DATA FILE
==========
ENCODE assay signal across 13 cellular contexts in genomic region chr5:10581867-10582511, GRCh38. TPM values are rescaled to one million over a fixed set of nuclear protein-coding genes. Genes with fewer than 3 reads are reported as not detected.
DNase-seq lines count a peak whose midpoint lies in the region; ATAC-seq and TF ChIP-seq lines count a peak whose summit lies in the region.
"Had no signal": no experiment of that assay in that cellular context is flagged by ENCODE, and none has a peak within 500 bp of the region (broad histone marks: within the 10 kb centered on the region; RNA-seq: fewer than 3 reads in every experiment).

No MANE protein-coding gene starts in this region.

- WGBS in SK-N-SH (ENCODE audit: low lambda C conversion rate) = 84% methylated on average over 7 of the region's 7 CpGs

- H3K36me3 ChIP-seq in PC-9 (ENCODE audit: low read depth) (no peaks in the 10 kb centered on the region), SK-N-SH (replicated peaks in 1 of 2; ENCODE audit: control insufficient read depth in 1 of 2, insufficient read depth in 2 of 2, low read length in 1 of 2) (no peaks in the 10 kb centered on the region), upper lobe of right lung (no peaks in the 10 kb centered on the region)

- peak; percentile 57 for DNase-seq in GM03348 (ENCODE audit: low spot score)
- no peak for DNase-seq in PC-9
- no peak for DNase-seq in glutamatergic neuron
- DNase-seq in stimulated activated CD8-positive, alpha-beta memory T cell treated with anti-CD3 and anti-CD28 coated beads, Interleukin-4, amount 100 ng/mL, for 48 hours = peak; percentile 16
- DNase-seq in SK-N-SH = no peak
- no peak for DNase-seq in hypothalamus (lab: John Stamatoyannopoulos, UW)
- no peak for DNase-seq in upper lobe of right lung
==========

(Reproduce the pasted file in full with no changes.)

ENCODE assay signal across 13 cellular contexts in genomic region chr5:10581867-10582511, GRCh38. TPM values are rescaled to one million over a fixed set of nuclear protein-coding genes. Genes with fewer than 3 reads are reported as not detected.
DNase-seq lines count a peak whose midpoint lies in the region; ATAC-seq and TF ChIP-seq lines count a peak whose summit lies in the region.
"Had no signal": no experiment of that assay in that cellular context is flagged by ENCODE, and none has a peak within 500 bp of the region (broad histone marks: within the 10 kb centered on the region; RNA-seq: fewer than 3 reads in every experiment).

No MANE protein-coding gene starts in this region.

- WGBS in SK-N-SH (ENCODE audit: low lambda C conversion rate) = 84% methylated on average over 7 of the region's 7 CpGs

- H3K36me3 ChIP-seq in PC-9 (ENCODE audit: low read depth) (no peaks in the 10 kb centered on the region), SK-N-SH (replicated peaks in 1 of 2; ENCODE audit: control insufficient read depth in 1 of 2, insufficient read depth in 2 of 2, low read length in 1 of 2) (no peaks in the 10 kb centered on the region), upper lobe of right lung (no peaks in the 10 kb centered on the region)

- peak; percentile 57 for DNase-seq in GM03348 (ENCODE audit: low spot score)
- no peak for DNase-seq in PC-9
- no peak for DNase-seq in glutamatergic neuron
- DNase-seq in stimulated activated CD8-positive, alpha-beta memory T cell treated with anti-CD3 and anti-CD28 coated beads, Interleukin-4, amount 100 ng/mL, for 48 hours = peak; percentile 16
- DNase-seq in SK-N-SH = no peak
- no peak for DNase-seq in hypothalamus (lab: John Stamatoyannopoulos, UW)
- no peak for DNase-seq in upper lobe of right lung